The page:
V.J: “No, I won the fight. I outworked him in every round apart from the last round. He [Toney] was not fighting in his usual division; he was bigger. In his next fight, he went up to heavyweight. I think he was on some kind of medication. Any time [before] when I hit [an opponent] with my punches, they went down. Now, he was taking everything. It’s impossible.

“[Toney] was a heavyweight in his very next fight. I would have loved a rematch, but for whatever reasons it never happened. I think maybe I never had the right people around me. They [my opponents] made a name by having me on their list [of wins]. But this is life!”

Q: You then moved up to heavyweight yourself, and you lost, officially at least, a ten-round decision to the unbeaten Joe Mesi in 2004. Most people say you were definitely robbed in that fight. In fact, you really hurt Mesi.

V.J: “His career was over after that fight! Sometimes, the judges never know when to stop a fight. They either stop it too late or they stop it too soon. This can be very dangerous. The reason this happens is money. They are happy to promote the next big name. But what happened, happened. I never want to hurt the other guy, I only want to win the fight, and I did win the fight! Of course, I am happy I am healthy and strong and able to live my life. The judges were not right in that fight.”

Q: Then you lost to Michael Moorer. You had won nearly every round before he knocked you down in the ninth-round and then the referee stopped it as you beat the count. A premature stoppage?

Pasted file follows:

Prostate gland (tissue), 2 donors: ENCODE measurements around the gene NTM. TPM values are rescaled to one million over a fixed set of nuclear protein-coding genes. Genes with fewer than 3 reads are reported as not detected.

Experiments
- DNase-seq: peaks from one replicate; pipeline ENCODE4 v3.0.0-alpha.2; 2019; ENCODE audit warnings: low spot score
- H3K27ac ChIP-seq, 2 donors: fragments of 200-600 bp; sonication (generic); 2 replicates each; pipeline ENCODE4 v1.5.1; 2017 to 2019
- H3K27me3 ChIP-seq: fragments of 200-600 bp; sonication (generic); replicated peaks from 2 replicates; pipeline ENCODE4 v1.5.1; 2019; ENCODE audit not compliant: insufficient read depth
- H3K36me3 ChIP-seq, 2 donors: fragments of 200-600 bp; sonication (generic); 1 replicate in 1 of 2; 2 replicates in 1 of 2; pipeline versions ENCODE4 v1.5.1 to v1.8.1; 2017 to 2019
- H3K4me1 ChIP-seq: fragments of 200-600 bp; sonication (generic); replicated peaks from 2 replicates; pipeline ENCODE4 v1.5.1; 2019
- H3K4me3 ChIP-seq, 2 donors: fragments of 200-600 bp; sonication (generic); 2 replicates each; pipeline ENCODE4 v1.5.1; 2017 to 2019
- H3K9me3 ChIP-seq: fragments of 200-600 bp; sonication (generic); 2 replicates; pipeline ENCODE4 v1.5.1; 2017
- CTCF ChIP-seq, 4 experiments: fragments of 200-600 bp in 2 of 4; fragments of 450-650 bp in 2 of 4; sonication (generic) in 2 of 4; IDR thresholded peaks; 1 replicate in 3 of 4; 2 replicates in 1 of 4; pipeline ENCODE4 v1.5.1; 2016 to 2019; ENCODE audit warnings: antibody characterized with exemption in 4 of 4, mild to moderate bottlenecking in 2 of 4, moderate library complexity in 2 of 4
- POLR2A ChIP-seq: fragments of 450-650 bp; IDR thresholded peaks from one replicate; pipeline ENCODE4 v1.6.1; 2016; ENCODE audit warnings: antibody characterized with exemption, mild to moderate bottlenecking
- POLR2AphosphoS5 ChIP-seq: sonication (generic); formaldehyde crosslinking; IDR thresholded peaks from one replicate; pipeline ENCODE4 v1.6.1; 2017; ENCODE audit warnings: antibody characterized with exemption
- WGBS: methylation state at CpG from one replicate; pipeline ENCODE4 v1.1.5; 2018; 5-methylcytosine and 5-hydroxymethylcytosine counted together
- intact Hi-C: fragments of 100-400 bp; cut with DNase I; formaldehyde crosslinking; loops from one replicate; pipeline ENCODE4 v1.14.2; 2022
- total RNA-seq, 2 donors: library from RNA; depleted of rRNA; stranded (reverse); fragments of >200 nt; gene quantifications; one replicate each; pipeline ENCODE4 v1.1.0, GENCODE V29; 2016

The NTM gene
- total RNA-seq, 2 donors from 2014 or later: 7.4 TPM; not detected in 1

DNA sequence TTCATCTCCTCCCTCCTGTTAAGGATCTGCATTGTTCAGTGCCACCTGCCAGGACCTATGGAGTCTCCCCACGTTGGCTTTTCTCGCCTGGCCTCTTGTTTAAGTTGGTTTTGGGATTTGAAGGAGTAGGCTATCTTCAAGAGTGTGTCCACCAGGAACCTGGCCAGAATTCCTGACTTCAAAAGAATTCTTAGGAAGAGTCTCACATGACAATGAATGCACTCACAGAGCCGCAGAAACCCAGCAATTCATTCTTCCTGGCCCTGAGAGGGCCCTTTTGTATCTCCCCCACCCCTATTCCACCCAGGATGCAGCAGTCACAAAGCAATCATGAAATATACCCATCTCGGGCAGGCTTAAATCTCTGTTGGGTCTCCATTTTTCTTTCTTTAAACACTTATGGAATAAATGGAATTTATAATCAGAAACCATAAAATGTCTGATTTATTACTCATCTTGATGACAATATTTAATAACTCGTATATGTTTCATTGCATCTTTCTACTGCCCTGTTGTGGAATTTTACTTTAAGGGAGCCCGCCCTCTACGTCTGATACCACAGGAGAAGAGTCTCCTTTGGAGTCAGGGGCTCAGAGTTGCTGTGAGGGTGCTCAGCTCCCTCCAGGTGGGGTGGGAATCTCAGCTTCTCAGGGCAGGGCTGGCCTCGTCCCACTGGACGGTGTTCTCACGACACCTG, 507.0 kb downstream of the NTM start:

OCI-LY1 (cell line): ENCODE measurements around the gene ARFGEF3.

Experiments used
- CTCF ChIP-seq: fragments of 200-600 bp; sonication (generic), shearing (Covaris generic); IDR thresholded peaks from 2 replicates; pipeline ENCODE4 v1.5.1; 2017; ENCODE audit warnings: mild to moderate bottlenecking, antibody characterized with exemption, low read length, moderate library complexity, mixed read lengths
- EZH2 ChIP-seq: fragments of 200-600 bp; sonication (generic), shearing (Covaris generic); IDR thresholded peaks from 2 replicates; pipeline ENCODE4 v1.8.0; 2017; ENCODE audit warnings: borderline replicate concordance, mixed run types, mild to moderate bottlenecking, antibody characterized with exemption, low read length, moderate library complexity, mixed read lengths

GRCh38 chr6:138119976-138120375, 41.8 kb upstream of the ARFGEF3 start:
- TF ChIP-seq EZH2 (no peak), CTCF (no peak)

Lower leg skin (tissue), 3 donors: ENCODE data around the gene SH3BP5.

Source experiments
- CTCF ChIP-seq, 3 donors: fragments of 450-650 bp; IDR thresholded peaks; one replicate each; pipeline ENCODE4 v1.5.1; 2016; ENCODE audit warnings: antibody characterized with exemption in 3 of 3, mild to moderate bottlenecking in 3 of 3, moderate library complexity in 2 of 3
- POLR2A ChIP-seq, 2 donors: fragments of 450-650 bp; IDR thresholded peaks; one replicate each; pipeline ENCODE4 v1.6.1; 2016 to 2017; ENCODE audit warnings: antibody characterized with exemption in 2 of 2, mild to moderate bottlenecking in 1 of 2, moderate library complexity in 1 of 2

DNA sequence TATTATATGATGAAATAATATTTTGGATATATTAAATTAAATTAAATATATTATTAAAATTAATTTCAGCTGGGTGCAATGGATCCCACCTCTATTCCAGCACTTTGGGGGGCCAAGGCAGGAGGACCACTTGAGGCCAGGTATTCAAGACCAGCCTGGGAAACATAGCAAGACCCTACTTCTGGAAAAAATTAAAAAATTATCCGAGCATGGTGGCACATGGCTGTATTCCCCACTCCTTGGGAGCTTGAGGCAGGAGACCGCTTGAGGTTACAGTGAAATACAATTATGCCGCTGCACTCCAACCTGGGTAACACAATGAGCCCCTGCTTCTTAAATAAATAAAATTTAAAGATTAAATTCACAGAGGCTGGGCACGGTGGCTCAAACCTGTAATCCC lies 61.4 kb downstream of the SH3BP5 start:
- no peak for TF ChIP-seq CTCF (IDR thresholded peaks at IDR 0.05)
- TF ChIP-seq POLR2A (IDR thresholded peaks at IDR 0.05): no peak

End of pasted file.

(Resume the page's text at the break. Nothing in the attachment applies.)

V.J: “Yes! They were looking for any excuse to step in, to stop the fight. He [Moorer] was definitely losing the fight. But they [the promoters] wanted his name; they wanted him to win. My career could definitely have been better, but, hey, that’s life.”

Q: Do you still follow boxing?

V.J: “I do sometimes, but not that much. I have my own gym, where I train people and I enjoy it. I enjoy passing on the knowledge I have. I like to help people make something of their lives, to achieve their goal. Whether they become the best fighters in the word or not, I really don’t care. I just want to help people become better and help themselves.”

Q: You achieved plenty as a fighter and are regularly listed in the top-10 greatest ever cruiserweights. You have now been retired the required amount of time: are you expecting to be indicted into The Hall of Fame one day?

V.J: “You know, if I go [in], good – if not, it is what it is. I know I was a great fighter and I showed people what I was made of; what kind of fighter I was. But it’s not so important to me. I don’t really care. I know who I am. It doesn’t matter what those people think of me. Life is all experience. I did my share [in boxing] and now I have moved on with my life. I told people I would become the best in the world and I did [that]. That’s enough for me. If people like what I did, good. If not, that’s okay too.”